47. Communication skills that are useful wit grieving patients:
    • Refer to the loved one by name
    • Simple and nonjudgemental
    • Consider using therapeutic touch
    • Be honest, consistent and trustworthy
    • Don't expect to have all the answers
    • Silence is effective in many cases
    • Respect their unique form of grieving
    • Respect their own personal beliefs
    • Slow down and realize that this process takes time.
  48. The Patient and Family Value Directed Model of Care:
    • Accepts grief and bereavement as normal
    • Guides patients and families through life closure and completion tasks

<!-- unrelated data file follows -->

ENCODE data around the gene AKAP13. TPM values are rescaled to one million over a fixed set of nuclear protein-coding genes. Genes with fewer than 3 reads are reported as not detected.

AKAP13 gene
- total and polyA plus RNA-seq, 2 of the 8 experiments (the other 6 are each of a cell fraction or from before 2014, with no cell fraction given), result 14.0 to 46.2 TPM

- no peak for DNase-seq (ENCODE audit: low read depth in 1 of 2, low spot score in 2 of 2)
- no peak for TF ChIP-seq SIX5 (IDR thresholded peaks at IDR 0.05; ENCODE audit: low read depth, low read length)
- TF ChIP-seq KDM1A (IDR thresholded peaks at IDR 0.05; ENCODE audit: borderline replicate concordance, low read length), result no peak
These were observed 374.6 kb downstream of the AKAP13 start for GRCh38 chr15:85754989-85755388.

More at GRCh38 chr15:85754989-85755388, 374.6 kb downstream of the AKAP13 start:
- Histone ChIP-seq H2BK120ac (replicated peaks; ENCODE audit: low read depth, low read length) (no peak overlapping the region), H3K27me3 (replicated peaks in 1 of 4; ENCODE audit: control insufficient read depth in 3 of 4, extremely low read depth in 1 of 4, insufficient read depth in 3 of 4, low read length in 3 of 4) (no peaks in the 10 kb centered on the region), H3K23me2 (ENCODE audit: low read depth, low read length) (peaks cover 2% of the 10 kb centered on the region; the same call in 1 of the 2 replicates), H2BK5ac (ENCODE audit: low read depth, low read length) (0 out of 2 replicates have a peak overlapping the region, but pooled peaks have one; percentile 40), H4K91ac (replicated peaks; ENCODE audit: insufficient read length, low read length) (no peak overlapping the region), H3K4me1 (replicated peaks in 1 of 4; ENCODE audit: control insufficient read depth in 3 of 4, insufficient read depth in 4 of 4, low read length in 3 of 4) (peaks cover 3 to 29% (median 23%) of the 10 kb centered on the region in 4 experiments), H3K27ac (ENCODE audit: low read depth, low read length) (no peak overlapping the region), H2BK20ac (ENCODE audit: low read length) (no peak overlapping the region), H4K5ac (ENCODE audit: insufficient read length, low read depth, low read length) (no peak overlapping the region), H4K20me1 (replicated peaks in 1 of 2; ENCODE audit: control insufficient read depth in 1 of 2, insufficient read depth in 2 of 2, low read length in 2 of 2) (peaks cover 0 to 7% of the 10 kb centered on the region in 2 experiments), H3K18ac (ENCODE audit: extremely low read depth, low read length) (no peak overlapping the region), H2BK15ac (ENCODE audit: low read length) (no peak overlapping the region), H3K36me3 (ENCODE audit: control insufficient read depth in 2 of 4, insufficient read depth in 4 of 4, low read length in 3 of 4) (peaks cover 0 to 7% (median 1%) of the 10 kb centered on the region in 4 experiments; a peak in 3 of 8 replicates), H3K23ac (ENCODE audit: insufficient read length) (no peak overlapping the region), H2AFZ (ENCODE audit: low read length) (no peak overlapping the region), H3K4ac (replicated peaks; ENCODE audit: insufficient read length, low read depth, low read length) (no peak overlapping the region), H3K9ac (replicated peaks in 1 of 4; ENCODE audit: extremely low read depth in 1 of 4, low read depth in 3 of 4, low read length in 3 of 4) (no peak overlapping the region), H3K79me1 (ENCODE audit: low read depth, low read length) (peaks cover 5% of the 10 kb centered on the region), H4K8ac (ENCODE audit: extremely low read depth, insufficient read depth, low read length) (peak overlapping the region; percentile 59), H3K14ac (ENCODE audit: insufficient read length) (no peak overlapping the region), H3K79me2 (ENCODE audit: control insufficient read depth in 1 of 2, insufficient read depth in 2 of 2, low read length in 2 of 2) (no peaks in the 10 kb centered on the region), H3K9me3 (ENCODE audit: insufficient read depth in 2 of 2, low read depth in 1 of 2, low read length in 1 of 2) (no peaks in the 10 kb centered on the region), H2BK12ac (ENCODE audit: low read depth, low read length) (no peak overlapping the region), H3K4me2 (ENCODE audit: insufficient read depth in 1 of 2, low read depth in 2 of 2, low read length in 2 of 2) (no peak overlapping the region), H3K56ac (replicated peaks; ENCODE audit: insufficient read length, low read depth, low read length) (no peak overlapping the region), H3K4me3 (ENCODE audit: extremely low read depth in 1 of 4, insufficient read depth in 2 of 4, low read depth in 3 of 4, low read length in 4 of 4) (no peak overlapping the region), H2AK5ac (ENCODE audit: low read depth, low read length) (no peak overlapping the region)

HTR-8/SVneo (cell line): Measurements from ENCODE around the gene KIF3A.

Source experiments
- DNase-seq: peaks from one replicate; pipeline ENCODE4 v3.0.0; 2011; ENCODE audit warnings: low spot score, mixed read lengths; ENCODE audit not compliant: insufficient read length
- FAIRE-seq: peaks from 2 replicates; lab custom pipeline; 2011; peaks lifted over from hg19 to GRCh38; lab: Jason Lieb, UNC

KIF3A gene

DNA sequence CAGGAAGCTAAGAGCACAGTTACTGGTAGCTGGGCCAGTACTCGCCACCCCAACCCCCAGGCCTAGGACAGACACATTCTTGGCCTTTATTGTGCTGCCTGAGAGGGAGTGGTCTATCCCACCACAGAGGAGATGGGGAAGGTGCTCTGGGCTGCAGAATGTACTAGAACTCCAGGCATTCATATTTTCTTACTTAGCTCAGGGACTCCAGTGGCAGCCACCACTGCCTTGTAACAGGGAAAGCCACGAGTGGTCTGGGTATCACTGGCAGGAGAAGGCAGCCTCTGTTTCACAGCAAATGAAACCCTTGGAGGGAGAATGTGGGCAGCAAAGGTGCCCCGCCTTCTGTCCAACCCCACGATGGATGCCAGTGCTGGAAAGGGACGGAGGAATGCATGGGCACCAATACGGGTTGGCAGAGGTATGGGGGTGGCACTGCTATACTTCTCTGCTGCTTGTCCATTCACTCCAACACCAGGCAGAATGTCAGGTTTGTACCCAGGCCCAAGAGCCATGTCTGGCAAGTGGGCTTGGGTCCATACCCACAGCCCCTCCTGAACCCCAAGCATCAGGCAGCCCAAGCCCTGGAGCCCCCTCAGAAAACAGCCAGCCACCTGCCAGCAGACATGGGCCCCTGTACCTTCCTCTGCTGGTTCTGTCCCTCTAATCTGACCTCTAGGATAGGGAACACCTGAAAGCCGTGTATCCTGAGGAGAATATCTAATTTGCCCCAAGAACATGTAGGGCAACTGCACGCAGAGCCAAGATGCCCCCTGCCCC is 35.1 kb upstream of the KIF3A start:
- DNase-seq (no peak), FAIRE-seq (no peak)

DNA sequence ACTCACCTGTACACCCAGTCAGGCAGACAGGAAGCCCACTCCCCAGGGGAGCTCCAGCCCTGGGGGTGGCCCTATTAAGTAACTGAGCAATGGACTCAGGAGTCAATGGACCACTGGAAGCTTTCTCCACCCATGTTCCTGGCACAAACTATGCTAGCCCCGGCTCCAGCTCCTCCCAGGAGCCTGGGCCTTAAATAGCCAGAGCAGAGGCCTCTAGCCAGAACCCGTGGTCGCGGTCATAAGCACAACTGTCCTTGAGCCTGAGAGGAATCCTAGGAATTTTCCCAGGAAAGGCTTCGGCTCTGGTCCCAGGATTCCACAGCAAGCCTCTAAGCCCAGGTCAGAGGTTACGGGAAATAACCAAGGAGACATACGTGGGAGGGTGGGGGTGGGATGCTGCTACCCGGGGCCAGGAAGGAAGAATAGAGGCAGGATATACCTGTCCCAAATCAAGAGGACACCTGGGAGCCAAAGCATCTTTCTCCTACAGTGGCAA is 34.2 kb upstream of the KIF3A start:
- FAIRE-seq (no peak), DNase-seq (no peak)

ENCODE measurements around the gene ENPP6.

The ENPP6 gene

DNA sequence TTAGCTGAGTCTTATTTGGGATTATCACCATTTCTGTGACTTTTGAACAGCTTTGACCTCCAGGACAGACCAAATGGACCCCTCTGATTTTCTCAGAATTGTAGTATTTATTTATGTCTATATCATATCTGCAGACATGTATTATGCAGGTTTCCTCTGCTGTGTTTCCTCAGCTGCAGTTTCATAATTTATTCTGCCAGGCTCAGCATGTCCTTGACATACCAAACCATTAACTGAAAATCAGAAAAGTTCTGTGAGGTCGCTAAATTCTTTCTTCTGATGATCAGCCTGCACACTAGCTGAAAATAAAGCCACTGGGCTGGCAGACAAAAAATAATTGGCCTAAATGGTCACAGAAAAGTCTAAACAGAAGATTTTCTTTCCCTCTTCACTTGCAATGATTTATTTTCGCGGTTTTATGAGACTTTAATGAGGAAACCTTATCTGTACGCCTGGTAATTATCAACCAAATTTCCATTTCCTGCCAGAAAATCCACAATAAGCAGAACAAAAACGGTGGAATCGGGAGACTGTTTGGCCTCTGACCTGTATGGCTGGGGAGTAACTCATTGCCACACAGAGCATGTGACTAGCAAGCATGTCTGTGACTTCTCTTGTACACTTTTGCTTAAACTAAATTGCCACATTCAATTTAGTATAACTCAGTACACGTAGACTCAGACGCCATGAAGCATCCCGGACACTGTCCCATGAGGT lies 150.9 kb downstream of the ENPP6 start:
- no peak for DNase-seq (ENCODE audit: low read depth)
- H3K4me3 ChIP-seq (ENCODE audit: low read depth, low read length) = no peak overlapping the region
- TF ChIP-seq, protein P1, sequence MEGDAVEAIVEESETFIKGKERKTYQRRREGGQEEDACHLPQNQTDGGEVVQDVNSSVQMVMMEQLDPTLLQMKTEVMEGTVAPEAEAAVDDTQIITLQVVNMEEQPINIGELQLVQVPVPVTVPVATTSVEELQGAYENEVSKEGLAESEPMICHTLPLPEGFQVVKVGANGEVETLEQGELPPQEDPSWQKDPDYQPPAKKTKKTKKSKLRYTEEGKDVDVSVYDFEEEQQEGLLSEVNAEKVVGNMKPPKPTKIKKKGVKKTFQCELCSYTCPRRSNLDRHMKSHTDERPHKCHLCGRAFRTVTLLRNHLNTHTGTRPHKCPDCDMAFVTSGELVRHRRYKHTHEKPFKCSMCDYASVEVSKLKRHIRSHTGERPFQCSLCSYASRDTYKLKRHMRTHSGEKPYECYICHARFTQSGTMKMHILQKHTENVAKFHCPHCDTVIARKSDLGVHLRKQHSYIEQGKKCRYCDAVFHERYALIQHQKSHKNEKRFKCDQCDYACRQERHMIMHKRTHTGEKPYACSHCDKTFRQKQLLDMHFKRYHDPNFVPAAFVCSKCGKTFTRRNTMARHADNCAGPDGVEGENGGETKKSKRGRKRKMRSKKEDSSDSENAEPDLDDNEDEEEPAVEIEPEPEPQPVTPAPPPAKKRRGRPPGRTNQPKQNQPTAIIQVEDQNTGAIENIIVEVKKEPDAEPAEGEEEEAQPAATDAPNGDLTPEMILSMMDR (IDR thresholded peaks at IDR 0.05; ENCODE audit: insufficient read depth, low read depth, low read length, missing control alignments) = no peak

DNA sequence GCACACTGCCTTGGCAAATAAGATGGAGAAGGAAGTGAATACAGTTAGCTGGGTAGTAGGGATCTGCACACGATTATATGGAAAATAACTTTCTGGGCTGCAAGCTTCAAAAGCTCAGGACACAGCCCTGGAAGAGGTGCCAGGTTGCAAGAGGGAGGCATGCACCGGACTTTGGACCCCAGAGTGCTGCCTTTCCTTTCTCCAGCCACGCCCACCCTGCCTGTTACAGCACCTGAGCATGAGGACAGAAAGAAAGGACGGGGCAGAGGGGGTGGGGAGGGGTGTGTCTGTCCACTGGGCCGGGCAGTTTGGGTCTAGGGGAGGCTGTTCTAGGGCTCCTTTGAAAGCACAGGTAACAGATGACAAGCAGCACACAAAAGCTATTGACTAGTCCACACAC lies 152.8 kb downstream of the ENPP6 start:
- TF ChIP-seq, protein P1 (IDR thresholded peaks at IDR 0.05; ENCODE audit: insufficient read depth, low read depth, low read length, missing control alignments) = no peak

• Uses primary prevention (avoiding complicated grief)
    • Focuses on the survivor and uses a holistic approach
  49. Nurse's Role summarized:
    • 1. Adequate perception regarding their loss
    • 2. Adequate support while they are grieving
    • 3. Adequate coping behaviors during the process.
  50. Self care issues:
    • Nurses are exposed to death frequently and this could put them at risk for unresolved grief and bereavement overload.
    • Recommended to use colleagues as one type of support system
    • Person's with control issues and confrontational coping styles were at risk.
  51. Other self care issues:
    • Watch for use of escape and avoidance strategies - consider professional help with necessary
    • Consider alternative therapies such as journaling, exercise, yoga
    • Encourage employers to establish quiet areas for staff to congregate and meditate. Request applicable in service training.
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Grief & Loss
2012-02-15 01:54:57
Grief Loss

Grief & Loss